Roughly speaking, primordial apprehension installs us in reality and delivers things to us in their individual and field moments; logos deals with things in the field, how they relate to each other; and reason tells us what they are in the sense of methodological explanation. A simple example may serve to illustrate the basic ideas. A piece of green paper is perceived.  It is apprehended as something real in primordial apprehension; both the paper and the greenness are apprehended as real, in accordance with our normal beliefs about what we apprehend. (This point about the reality of the color green is extremely important, because Zubiri believes that the implicit denial of the reality of, say, colors, and the systematic ignoring of them by modern science is a great scandal.)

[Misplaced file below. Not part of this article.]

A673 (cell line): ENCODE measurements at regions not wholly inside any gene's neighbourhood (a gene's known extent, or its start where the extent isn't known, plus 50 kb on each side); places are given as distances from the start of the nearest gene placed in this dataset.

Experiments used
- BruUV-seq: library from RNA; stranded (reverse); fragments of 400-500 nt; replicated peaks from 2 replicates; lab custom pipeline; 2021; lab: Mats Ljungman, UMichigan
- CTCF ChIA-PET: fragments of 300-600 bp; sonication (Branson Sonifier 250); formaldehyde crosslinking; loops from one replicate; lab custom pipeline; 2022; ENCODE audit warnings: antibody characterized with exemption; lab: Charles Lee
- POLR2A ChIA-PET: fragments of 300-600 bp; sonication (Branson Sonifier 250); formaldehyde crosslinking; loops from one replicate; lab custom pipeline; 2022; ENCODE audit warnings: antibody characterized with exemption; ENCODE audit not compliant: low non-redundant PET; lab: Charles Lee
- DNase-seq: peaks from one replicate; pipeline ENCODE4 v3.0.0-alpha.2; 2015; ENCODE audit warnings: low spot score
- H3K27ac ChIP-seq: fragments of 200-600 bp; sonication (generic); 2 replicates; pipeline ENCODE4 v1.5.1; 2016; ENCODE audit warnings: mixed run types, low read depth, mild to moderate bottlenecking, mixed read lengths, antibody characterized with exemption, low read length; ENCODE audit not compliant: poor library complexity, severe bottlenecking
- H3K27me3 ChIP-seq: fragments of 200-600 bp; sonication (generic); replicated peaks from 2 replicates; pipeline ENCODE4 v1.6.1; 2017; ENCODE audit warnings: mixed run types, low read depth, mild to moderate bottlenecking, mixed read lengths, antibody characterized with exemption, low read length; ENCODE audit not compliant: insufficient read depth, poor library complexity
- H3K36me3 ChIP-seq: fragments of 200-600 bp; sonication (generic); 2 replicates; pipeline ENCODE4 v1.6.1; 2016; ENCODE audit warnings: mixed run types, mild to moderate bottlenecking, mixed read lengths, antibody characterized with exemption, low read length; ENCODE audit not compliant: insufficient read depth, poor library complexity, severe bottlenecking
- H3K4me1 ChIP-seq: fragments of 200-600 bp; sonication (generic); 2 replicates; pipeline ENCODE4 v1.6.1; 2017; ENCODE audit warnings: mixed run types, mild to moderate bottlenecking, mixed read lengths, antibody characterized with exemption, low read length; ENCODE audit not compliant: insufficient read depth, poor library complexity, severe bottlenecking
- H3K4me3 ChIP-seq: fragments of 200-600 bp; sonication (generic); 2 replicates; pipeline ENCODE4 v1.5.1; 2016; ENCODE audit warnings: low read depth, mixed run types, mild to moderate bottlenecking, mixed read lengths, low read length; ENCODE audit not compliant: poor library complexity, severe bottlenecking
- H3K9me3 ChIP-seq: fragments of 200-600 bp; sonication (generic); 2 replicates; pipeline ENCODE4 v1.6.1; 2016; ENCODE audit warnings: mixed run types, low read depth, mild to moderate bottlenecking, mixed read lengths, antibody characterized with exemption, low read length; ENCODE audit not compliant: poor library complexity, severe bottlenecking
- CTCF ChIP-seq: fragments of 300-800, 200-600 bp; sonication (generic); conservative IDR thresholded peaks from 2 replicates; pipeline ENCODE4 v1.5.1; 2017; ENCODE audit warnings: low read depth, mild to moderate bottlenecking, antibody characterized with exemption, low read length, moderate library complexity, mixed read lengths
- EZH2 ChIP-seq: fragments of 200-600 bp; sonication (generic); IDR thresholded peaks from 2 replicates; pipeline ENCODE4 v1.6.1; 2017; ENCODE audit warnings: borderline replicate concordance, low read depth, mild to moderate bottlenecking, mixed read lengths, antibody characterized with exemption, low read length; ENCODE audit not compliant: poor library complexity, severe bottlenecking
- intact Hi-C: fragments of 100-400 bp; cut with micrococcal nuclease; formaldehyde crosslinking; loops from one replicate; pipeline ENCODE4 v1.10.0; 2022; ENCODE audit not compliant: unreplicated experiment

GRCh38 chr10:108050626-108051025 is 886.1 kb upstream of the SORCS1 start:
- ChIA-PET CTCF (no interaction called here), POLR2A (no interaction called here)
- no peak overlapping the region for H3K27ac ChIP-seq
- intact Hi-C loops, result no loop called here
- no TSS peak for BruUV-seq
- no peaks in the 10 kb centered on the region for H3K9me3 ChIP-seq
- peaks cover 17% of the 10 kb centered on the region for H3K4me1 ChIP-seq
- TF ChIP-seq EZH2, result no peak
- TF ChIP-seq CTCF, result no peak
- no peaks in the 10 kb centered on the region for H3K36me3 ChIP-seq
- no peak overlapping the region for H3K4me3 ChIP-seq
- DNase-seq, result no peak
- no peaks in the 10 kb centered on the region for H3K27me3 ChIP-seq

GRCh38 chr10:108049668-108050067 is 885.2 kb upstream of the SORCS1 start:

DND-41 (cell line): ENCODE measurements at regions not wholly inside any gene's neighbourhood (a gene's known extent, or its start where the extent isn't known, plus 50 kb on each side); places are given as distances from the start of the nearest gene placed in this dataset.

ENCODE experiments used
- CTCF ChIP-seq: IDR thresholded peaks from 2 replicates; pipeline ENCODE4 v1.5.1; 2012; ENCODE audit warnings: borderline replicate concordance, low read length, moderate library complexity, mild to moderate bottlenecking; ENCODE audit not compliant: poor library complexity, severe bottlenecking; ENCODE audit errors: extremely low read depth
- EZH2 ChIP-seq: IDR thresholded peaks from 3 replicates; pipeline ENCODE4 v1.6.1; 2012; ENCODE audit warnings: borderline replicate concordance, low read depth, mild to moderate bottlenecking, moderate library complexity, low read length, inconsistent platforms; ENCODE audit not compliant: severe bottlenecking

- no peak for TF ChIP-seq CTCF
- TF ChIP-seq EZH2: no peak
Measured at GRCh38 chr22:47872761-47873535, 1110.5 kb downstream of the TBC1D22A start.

src=/sites/default/files/old_site/images/10466_Fig-1.gif><br>Figure 1<br>Sentient Intelligence in Zubiri’s Philosophy</p><p>As yet, however, we may not know how to name the color, for example, or what the material is, or what to call its shape.  That task is the function of the logos, which relates what has been apprehended to other things known and named from previous experience; for example, other colors or shades of colors associated with greenness.  Likewise, with respect to the material in which the green inheres, we would associate it with paper, wood, or other things known from previous experience.  In turn, reason via science explains the green as electromagnetic energy of a certain wavelength, or photons of a certain energy in accordance with Einstein’s relation <em>E=h</em><em>n</em>.   That is, the color green <em>is the photons as sensed</em>; there are not two realities.  The characteristics of the three phases may be explained as follows:</p><ul><li>Primordial apprehension of reality is the basic, direct installation in reality, giving us pure and simple reality.  This is what one gets first, and is the basis on which all subsequent understanding is based.  Perhaps it can most be easily understood if one thinks of a baby, which has <em>only</em> this apprehension: the baby perceives the real world around it, but as a congeries of sounds, colors, etc., which are <em>real</em>, but as yet undifferentiated into chairs, walls, spoken words, etc. It is richest with respect to the real, poorest with respect to specific determination (ulterior modes augment determination, but diminish richness).  In it, reality is not exhausted with respect to its content, but given in an unspecific ambient transcending the content.  This transcendence is strictly sensed, not inferred, even for the baby.  Primordial apprehension is the basis for the ulterior or logically subsequent modes. <br> </li><li>Logos (explanation of what something is <em>vis ‡ vis</em> other things, or as Zubiri expresses it, what the real of primordial apprehension is <em>in reality</em>).  This is the second step: differentiate things, give them names, and understand them in relation to each other.  As a baby gets older, this is what he does: he learns to make out things in his environment, and he learns what their names are, eventually learning to speak and communicate with others verbally.  This stage involves a “stepping back” from direct contact with reality in primordial apprehension in order to organize it.  The logos is what enables us to know what a thing, apprehended as real in sentient intellection, is <em>in reality </em>(a technical term, meaning what something is in relation to one’s other knowledge).  It utilizes the notion of the “field of reality”.  The reality field is a concept loosely based on field concept of physics: a body exists “by itself” but by virtue of its existence, creates field around itself through which it interacts with other bodies.<br> </li><li>Reason (or <em>ratio</em>, methodological explanation of what things are and why they are, as is done in science, for example).  This is the highest level of understanding; it encompasses <em>all</em> of our ways of understanding our environment.  One naturally thinks of science, of course; but long before science as we know it existed, people sought explanations of things.  And they found them in myths, legends, plays, poetry, art, and music—which are indeed examples of reason in the most general sense: they all seek to tell us something about reality.  Later, of course, came philosophy and science; but no single way of access to reality, in this sense, is exhaustive: all have a role.  Reason, for Zubiri, does not consist in going to reality, but in going from field reality toward worldly reality, toward field reality in depth.  If one likes, the field is the system of the sensed real, and the world, the object of reason, is the system of the real as a form of reality.  That is, the whole world of the rationally intellectively known is the unique and true explanation of field reality.</li></ul><p>In Zubiri’s word’s, reason is “measuring intellection of the real in depth”.<sup class=ftn><a title=15  There are two moments of reason to be distinguished (1) intellection in depth, e.g., electromagnetic theory is intellection in depth of color;